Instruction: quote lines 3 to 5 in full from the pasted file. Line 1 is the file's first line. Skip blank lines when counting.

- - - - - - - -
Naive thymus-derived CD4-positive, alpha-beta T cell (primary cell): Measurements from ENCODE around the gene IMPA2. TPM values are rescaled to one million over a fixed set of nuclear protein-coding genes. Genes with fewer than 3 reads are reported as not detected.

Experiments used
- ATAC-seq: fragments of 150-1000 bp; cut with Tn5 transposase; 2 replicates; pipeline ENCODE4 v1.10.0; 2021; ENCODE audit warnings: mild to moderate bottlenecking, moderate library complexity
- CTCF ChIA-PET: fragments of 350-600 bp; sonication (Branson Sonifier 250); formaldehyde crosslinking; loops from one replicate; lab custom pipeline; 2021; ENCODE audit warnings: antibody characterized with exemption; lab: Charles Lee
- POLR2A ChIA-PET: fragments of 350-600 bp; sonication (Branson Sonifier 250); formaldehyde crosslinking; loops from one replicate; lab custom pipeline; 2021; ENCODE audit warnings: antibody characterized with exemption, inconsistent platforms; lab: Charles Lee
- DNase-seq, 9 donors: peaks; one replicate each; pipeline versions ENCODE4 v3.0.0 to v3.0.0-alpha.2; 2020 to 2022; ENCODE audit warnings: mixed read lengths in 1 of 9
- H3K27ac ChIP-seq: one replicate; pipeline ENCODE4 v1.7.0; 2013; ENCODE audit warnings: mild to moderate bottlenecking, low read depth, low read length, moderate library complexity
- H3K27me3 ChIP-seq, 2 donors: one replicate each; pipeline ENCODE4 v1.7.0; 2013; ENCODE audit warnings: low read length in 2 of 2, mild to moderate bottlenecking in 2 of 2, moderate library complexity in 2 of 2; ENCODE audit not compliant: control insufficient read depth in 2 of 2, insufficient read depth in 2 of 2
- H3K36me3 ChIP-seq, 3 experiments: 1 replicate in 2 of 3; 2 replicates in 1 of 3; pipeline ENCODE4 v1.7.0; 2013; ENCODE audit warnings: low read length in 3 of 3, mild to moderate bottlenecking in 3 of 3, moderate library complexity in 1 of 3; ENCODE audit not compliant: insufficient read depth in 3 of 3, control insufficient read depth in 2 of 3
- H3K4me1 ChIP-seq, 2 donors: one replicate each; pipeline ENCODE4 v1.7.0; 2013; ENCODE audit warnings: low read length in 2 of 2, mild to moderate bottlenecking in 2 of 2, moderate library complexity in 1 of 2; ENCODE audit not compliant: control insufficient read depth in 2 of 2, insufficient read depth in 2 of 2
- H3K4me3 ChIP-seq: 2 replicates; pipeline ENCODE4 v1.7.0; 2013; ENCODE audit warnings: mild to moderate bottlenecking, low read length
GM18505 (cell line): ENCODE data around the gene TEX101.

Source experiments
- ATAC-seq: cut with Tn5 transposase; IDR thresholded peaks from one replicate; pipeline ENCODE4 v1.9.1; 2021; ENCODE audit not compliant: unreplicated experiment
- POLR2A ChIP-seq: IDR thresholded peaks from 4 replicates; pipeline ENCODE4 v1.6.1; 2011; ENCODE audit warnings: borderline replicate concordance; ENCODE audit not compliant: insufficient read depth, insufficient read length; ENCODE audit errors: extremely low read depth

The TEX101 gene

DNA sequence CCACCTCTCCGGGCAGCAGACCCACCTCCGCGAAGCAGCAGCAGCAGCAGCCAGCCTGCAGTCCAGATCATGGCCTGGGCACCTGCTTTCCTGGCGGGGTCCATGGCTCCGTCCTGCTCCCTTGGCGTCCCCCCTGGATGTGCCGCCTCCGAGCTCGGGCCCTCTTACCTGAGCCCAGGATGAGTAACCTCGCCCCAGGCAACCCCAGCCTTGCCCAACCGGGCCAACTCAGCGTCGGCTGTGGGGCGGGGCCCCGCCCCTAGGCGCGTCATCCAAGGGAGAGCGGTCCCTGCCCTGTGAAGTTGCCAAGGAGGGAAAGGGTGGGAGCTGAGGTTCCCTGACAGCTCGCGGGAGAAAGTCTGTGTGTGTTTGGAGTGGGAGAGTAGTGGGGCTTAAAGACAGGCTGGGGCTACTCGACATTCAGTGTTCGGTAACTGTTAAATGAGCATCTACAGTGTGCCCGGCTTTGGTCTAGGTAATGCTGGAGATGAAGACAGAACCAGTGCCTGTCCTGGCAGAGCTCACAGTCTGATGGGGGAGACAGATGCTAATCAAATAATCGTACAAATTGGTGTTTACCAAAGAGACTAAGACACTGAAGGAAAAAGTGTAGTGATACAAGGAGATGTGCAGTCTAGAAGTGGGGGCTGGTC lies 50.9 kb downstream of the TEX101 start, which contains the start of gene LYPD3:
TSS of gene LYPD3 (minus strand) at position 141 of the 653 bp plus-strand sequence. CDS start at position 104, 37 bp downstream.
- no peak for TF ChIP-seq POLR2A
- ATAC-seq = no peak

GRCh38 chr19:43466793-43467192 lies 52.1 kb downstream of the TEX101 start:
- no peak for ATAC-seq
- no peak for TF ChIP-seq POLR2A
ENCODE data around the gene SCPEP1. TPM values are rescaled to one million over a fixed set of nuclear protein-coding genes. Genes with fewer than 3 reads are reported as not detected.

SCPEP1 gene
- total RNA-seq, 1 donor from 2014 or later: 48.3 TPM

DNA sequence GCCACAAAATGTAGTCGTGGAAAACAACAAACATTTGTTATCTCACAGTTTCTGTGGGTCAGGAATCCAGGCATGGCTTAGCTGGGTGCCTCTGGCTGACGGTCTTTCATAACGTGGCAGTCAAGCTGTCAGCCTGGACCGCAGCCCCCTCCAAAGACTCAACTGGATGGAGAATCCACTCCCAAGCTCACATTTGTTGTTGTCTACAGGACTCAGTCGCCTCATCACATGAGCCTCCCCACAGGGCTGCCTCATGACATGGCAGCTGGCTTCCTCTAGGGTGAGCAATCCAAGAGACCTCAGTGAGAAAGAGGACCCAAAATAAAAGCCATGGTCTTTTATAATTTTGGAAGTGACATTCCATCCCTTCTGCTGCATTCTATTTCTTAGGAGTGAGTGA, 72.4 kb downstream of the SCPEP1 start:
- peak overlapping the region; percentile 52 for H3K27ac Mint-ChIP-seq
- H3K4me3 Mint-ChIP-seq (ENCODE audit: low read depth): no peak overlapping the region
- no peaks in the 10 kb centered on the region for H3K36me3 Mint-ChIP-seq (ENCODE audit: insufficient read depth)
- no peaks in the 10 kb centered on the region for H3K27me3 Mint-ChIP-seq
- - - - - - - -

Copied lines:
- ATAC-seq: fragments of 150-1000 bp; cut with Tn5 transposase; 2 replicates; pipeline ENCODE4 v1.10.0; 2021; ENCODE audit warnings: mild to moderate bottlenecking, moderate library complexity
- CTCF ChIA-PET: fragments of 350-600 bp; sonication (Branson Sonifier 250); formaldehyde crosslinking; loops from one replicate; lab custom pipeline; 2021; ENCODE audit warnings: antibody characterized with exemption; lab: Charles Lee
- POLR2A ChIA-PET: fragments of 350-600 bp; sonication (Branson Sonifier 250); formaldehyde crosslinking; loops from one replicate; lab custom pipeline; 2021; ENCODE audit warnings: antibody characterized with exemption, inconsistent platforms; lab: Charles Lee